Fact sheet n°2 : How does an electrolyser work?
As of today, hydrogen is mostly produced from natural gas which leads to tremendous CO2 emissions. Another way of producing hydrogen is coming into being: electrolysis, a process through which hydrogen can be produced from decarbonised or renewable electricity. But…
What is electrolysis?
The principle of electrolysis is quite simple. A direct current is injected into an electrolytic solution, in order to separate the water molecules into hydrogen and oxygen.
Let’s see what electrolysers are made of, the most widespread for instance: the alkaline electrolyser.
An alkaline electrolyser cell consists of two electrodes immersed in a bath of electrolytic solution. Strong direct currents are injected, and that’s it!
Hydrogen will appear at the cathode and oxygen will appear at the anode.
However alkaline electrolysis is not the only technology used. The three great families are:
Proton Exchange Membrane electrolysers
High-temperature Solid Oxide Electrolyser Cell.
The general principle of these different technologies is the same, but there are some differences:
The electrolyte solution is replaced by a solid polymer membrane. The protons (H+) pass through it and form the H2 at the cathode.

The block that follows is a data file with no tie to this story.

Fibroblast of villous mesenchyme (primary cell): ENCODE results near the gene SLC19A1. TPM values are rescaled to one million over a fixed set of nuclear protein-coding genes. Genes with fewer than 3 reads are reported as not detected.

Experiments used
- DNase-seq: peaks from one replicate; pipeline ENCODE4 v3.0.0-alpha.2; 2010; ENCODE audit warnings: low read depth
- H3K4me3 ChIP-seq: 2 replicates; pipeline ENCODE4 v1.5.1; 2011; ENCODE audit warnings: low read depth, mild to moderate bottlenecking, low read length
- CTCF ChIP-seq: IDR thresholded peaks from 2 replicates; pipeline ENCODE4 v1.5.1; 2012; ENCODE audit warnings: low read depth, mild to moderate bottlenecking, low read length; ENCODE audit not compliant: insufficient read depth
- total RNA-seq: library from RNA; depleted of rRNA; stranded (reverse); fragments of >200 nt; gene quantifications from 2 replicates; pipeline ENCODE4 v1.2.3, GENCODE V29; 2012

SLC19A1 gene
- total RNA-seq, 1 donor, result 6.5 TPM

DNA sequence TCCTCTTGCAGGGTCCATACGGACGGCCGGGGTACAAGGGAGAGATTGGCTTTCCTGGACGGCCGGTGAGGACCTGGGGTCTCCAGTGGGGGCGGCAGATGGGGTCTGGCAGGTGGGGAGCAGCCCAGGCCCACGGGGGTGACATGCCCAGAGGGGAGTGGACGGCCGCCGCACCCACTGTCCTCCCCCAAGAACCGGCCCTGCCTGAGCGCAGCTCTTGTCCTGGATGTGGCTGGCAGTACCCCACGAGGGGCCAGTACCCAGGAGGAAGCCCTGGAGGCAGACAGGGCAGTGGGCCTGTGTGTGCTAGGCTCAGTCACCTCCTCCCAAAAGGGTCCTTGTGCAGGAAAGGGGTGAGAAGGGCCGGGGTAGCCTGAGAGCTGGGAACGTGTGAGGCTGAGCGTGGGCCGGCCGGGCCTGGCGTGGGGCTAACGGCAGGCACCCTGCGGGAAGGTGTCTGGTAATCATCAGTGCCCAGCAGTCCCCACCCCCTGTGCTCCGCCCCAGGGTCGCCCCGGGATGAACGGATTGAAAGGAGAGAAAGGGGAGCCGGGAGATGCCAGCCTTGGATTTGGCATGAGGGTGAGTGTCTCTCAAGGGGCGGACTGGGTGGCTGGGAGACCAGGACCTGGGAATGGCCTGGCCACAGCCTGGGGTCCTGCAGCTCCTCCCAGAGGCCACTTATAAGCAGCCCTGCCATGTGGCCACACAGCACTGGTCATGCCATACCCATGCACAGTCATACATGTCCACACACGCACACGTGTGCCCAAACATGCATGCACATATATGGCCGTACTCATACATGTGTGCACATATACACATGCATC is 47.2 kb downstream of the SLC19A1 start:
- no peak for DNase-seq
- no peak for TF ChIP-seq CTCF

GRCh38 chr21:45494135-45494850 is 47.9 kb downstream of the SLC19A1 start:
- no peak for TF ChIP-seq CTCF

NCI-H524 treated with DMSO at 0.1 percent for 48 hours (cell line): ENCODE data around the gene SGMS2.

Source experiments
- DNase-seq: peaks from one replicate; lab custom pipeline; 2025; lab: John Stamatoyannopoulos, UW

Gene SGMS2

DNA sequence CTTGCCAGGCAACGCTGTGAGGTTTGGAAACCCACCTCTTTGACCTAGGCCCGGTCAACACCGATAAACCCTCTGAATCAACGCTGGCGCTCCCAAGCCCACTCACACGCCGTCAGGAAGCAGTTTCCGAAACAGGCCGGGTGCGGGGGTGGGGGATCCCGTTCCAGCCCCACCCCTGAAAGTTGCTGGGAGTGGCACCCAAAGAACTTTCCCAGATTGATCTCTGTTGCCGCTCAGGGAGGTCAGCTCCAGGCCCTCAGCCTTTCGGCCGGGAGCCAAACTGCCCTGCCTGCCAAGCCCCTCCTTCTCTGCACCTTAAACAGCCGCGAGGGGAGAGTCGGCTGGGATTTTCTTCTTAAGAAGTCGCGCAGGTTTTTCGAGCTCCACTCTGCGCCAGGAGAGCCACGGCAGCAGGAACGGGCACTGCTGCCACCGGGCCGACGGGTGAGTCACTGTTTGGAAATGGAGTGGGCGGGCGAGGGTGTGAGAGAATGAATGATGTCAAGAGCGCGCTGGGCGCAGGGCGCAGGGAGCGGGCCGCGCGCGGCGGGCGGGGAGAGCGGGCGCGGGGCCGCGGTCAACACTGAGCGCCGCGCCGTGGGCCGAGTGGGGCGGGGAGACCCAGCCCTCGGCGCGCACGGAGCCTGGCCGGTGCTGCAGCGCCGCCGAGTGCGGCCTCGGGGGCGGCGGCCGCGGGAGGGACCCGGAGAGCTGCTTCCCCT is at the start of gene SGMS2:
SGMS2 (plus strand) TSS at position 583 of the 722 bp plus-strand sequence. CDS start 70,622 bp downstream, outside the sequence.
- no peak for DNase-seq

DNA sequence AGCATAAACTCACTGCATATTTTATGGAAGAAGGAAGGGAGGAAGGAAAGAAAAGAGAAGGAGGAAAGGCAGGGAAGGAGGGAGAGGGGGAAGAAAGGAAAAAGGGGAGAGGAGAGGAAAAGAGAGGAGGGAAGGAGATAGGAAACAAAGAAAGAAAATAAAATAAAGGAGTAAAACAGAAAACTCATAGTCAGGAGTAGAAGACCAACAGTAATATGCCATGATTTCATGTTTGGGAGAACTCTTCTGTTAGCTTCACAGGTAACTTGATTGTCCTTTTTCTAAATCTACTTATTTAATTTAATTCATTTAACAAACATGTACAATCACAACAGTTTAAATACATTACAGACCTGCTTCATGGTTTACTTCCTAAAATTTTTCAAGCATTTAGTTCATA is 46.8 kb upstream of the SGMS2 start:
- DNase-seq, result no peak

These are the electrolysers described above. The electrolyte is an aqueous liquid solution. The hydroxide ions (OH-) flow through the membrane to form O2 at the anode.
Here the electrolyte is in the form of a solid ceramic. At the cathode, the hydrogen is separated from the oxygen ions (O2-), which pass through the ceramic membrane and form O2 at the anode.
Each technology has its advantages and disadvantages. PEM electrolysers are highly compatible with renewable energy sources. They are responsive, compact, and have good prospects regarding mass production and efficiency.
Alkaline electrolysers is the most mature and deployed solution. They are slightly cheaper than PEMs and are more suitable for mass production.
High-temperature electrolysers (SOEC) have excellent efficiency, but require high temperatures and they still suffer from teething problems. They have a very promising future in industrial applications.